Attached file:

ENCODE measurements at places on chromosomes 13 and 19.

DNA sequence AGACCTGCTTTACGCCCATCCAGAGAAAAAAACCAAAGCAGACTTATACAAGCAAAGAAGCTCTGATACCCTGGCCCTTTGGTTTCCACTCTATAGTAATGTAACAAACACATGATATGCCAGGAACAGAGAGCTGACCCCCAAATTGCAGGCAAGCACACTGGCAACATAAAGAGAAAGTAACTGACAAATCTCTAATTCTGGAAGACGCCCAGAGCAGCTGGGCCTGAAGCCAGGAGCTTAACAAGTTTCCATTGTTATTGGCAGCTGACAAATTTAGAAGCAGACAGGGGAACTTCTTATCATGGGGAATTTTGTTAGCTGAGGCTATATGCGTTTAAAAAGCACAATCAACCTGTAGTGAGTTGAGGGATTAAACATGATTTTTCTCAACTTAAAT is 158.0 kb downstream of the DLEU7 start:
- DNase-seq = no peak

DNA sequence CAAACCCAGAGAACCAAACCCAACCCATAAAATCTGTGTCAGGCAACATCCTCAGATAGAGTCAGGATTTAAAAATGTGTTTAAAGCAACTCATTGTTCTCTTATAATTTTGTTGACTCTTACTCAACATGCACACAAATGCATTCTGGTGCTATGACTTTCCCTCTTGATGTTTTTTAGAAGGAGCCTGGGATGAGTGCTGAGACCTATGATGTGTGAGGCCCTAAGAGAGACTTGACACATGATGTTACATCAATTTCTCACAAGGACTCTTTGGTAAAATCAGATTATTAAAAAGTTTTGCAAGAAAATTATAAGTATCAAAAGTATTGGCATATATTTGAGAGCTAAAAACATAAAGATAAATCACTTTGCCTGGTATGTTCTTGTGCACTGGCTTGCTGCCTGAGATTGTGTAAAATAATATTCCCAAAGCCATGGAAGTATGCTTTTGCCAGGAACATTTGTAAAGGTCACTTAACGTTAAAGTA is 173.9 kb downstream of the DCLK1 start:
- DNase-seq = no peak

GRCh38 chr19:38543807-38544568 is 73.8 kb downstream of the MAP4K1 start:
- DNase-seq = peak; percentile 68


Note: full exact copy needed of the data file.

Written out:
ENCODE measurements at places on chromosomes 13 and 19.

DNA sequence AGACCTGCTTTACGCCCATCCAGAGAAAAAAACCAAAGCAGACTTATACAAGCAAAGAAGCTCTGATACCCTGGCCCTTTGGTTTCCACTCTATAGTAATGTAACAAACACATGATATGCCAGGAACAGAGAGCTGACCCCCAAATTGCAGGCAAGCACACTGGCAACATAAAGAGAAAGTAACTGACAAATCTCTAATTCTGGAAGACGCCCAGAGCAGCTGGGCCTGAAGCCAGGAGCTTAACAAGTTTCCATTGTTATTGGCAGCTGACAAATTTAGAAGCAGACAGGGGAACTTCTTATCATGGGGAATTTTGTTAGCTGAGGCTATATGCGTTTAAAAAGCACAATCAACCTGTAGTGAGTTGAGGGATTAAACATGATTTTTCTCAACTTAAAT is 158.0 kb downstream of the DLEU7 start:
- DNase-seq = no peak

DNA sequence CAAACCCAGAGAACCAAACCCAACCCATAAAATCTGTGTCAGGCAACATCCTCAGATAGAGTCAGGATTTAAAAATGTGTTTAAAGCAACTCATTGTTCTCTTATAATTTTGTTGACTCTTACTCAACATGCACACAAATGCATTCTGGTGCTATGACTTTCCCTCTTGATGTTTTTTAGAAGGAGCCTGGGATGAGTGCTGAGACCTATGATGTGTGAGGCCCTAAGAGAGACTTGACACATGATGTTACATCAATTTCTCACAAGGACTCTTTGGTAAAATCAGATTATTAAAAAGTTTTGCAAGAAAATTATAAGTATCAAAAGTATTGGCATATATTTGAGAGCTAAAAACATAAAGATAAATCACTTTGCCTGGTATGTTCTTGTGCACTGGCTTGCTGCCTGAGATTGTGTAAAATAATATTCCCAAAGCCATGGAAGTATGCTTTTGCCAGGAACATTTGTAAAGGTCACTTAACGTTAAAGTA is 173.9 kb downstream of the DCLK1 start:
- DNase-seq = no peak

GRCh38 chr19:38543807-38544568 is 73.8 kb downstream of the MAP4K1 start:
- DNase-seq = peak; percentile 68